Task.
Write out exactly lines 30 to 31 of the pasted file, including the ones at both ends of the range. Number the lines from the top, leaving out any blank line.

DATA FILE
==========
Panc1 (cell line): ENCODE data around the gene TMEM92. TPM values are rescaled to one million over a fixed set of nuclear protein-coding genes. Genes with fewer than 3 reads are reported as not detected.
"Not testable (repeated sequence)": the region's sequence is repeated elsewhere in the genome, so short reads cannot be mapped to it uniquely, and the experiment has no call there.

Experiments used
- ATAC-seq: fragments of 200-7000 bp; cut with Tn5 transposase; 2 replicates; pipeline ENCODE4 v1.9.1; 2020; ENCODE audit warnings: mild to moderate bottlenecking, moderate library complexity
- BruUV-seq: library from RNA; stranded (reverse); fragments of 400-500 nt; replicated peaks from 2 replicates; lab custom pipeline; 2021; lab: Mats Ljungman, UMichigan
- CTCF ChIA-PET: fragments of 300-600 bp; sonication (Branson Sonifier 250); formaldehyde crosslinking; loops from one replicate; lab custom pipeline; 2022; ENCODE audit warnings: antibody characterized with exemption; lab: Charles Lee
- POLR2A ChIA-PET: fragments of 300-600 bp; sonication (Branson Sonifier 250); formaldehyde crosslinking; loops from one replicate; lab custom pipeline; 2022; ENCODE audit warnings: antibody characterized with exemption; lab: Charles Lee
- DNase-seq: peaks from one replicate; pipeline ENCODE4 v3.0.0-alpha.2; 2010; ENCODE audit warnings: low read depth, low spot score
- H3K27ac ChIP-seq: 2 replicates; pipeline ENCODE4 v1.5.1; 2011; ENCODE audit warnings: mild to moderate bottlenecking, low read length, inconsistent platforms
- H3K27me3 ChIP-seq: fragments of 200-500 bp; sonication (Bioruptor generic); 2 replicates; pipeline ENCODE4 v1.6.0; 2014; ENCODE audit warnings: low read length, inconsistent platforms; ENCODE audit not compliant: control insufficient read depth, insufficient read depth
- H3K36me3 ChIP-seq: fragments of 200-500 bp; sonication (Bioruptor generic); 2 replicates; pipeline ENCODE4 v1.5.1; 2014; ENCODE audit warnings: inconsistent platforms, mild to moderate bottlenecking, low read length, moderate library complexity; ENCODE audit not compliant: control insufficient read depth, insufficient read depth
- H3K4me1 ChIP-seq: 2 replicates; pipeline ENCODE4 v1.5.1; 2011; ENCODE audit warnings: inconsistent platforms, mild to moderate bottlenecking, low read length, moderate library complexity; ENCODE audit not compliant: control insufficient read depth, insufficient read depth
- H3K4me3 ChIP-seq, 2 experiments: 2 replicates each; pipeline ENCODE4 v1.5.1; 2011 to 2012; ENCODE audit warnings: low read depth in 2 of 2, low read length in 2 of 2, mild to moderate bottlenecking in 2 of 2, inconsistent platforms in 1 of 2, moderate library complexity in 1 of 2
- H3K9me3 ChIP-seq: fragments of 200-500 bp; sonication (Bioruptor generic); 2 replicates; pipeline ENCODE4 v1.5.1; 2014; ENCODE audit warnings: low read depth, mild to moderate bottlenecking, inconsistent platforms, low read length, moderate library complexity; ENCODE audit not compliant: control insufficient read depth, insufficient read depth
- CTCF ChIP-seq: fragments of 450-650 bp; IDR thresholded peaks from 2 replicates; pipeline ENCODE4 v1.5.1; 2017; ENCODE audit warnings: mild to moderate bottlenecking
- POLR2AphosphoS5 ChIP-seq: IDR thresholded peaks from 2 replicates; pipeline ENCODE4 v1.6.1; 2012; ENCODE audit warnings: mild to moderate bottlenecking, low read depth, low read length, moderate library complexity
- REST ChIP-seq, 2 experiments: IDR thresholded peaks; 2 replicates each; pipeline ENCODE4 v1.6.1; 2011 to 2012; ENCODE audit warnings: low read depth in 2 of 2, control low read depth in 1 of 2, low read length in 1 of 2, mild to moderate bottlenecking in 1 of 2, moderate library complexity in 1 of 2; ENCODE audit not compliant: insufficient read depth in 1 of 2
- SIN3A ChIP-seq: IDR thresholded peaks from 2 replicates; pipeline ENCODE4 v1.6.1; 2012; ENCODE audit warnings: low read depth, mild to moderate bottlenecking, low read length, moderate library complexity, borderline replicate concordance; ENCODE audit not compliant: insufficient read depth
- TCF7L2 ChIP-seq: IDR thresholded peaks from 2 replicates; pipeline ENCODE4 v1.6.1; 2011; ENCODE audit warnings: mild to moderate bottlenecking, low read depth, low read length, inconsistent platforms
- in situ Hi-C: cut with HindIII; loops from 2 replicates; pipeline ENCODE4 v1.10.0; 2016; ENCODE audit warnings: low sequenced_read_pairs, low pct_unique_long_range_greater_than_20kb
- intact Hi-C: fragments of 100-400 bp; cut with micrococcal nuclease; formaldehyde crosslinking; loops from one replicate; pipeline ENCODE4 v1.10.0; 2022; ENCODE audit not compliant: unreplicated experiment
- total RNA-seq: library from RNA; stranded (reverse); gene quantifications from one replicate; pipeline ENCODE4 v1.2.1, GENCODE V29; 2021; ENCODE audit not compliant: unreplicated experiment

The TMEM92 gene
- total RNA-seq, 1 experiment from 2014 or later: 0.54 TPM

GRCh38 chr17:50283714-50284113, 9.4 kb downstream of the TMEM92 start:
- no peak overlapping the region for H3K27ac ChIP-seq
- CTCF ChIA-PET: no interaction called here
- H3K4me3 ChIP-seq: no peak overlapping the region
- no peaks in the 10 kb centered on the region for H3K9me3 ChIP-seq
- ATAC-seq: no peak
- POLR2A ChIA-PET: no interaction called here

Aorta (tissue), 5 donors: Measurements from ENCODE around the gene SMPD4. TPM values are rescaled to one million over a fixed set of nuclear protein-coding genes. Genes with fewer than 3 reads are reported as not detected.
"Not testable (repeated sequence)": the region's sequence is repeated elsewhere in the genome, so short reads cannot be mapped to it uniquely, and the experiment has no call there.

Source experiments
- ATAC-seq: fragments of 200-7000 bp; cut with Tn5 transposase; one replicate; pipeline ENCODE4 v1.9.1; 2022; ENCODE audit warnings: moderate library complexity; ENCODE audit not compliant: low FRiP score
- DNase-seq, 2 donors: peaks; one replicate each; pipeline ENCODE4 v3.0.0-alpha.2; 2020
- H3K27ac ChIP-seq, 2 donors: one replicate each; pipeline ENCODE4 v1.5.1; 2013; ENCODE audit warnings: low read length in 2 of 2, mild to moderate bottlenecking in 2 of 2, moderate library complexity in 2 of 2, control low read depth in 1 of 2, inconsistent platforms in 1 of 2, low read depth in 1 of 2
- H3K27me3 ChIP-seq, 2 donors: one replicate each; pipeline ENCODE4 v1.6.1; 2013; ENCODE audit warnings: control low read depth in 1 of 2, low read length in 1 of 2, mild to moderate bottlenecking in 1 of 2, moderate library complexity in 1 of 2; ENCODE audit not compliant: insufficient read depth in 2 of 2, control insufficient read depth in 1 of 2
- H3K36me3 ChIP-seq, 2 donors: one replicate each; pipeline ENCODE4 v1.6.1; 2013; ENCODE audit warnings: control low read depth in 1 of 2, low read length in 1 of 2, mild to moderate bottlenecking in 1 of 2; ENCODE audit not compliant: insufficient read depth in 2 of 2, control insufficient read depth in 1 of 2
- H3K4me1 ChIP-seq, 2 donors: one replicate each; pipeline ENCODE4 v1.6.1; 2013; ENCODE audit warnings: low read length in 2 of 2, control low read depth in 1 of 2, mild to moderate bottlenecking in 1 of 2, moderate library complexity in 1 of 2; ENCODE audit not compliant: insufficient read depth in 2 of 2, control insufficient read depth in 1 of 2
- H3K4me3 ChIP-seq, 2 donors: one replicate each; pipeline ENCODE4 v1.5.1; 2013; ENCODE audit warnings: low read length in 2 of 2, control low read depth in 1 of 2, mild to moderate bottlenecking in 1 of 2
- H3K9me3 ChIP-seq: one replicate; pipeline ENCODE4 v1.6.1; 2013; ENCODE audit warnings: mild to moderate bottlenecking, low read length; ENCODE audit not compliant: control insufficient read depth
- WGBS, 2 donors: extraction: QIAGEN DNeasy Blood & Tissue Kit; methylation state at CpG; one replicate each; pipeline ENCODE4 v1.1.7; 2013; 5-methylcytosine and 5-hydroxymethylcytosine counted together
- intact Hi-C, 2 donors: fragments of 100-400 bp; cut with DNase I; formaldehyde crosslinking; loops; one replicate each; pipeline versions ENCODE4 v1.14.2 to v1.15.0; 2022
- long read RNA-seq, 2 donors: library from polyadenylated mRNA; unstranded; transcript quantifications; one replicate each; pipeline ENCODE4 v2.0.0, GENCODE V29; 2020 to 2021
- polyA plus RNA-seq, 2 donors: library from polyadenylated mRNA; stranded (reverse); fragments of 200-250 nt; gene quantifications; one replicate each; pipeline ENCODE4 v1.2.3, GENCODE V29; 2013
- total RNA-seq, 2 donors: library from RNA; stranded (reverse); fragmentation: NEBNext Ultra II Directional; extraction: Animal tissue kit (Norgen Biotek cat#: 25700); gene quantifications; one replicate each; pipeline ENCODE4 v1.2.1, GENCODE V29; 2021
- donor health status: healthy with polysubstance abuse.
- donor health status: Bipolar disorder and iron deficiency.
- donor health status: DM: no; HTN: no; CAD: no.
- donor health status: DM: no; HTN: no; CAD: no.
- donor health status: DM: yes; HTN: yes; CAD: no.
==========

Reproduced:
- ATAC-seq: no peak
- POLR2A ChIA-PET: no interaction called here